Essentially every business today is at some stage of digitalization, striving to increase their workforce's efficiency and productivity.
However, as markets evolve, efficiency alone will not keep businesses thriving. By providing context-relevant information, predictive insights and constant learning at every point of work, businesses can increase proficiency in real time, throughout the enterprise and beyond.
Proficiency will become the essential competitive attribute, the hallmark of agile businesses.
Dynamic Skills Needed
Knowledge ages rapidly in the digital workplace. Yet organizational training programs can be expensive, disruptive and often times unhelpful as they train people “just in case” they might need the information or skill in the future. Organizations find themselves further constrained by an inability to find people with the right skills to hire and hence try to rapidly increase proficiency throughout the organization.
Intelligent workplaces use their technology infrastructure to put knowledge of the enterprise (and beyond) at the fingertips of everyone in it, in the context of their individual tasks and roles.
These organizations become responsive to every question, proactively recommending relevant content and people who can help, and suggesting what matters most to individuals in every context. This allows workers to get the job done more effectively, make better decisions and gain skills through constant, real-time learning.
The infrastructure relies on a combination of search technology, unified, encrypted indexing, secure connectivity, behavioral analytics and machine learning.
What an Intelligent Workplace Might Look Like
1. Provide Relevant Answers, Securely
As Gartner reports in its brief, Insight Engines' Will Power Enterprise Search That Is Natural, Total and Proactive, successful programs will require “the ability to look across any and all repositories irrespective of what kind of data source it is.”
This is the first tenet of a successful workplace: open all stores of data, securely, because often the most valuable knowledge populates the long tail of data. Indexing must respect the underlying security of each system or organizations will not open their data stores. Cloud indexes provide a fast economical way to “virtually” unify on-premises and cloud-based information.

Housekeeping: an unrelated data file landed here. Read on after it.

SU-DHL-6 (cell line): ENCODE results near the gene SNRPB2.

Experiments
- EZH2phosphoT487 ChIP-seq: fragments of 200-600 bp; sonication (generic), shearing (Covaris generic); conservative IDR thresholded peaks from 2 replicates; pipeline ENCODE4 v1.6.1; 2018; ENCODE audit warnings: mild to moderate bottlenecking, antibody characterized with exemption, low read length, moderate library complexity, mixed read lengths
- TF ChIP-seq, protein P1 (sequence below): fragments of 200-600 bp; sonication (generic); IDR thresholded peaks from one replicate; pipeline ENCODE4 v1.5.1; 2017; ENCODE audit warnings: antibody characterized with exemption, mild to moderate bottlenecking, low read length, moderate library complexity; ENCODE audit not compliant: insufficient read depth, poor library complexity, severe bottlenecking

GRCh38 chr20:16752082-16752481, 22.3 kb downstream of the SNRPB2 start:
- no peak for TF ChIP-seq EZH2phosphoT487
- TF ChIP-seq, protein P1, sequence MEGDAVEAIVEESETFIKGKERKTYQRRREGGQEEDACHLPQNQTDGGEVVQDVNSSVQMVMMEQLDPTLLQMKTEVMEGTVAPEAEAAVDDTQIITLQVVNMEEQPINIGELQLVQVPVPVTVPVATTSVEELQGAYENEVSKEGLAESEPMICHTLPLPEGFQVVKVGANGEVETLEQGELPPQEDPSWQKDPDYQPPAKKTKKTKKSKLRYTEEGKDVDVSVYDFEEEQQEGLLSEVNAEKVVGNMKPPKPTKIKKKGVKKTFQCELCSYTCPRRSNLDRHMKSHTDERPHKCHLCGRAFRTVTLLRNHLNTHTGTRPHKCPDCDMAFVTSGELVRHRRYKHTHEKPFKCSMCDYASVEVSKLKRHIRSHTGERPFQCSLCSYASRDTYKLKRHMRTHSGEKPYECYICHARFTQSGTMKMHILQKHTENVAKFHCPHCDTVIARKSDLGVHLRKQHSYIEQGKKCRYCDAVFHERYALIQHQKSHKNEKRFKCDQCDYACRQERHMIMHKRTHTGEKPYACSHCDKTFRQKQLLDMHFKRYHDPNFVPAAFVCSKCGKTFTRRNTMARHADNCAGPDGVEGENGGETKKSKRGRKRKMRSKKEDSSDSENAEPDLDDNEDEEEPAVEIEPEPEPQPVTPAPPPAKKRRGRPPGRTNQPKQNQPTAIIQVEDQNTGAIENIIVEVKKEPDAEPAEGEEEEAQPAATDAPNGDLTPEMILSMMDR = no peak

2. Make it Proactive and Predictive
Once you have a unified index and people using information, use behavioral analytics to understand how people interact with and use information, and the outcomes they achieve with it. In turn, analytics feed the machine learning engine to automate relevance tuning, provide query suggestions, recommend experts who can help, and enrich results with proactive insights.
The combination of analytics and machine learning reduces past reliance on metadata projects and complex classification schemes, making high levels of relevance easily achievable.
3. Integrate with Worker’s Roles
At this point, the platform should be able to suggest content that matters to employees based on their role, profile, current work and the behavior of “others like them.” With UIs embedded where employees work most, it is possible for the intelligent search engine to understand employee's context of the employee and automatically recommend what will help most.
Role-based UIs are key to embedding proactive insights where people work most - in systems of engagement and across all devices. Success is measured in adoption levels (continually growing), click-throughs (increasing) and click ranks (most relevant content is most apparent).
4. Learn From the Digital Crowd
The proliferation of systems and data makes it near impossible for knowledge management to curate all relevant knowledge.
However, following the use of and success with information may become its curation — automatically. Behavioral analytics can identify the information that generated successful outcomes and which did not, in turn boosting the relevance of information used successfully by “people like me” seeking similar outcomes. Analytics can further uncover content holes as well as an individual’s true intent, regardless of the language used in the search.
Today's knowledge workers are willing and able to handle more complex problems on their own when provided with contextual, personalized insights. This is how they prefer to learn and work, and how smart organizations will both help them gain the proficiency they seek and retain a talented, engaged workforce.
Title image Luis Llerena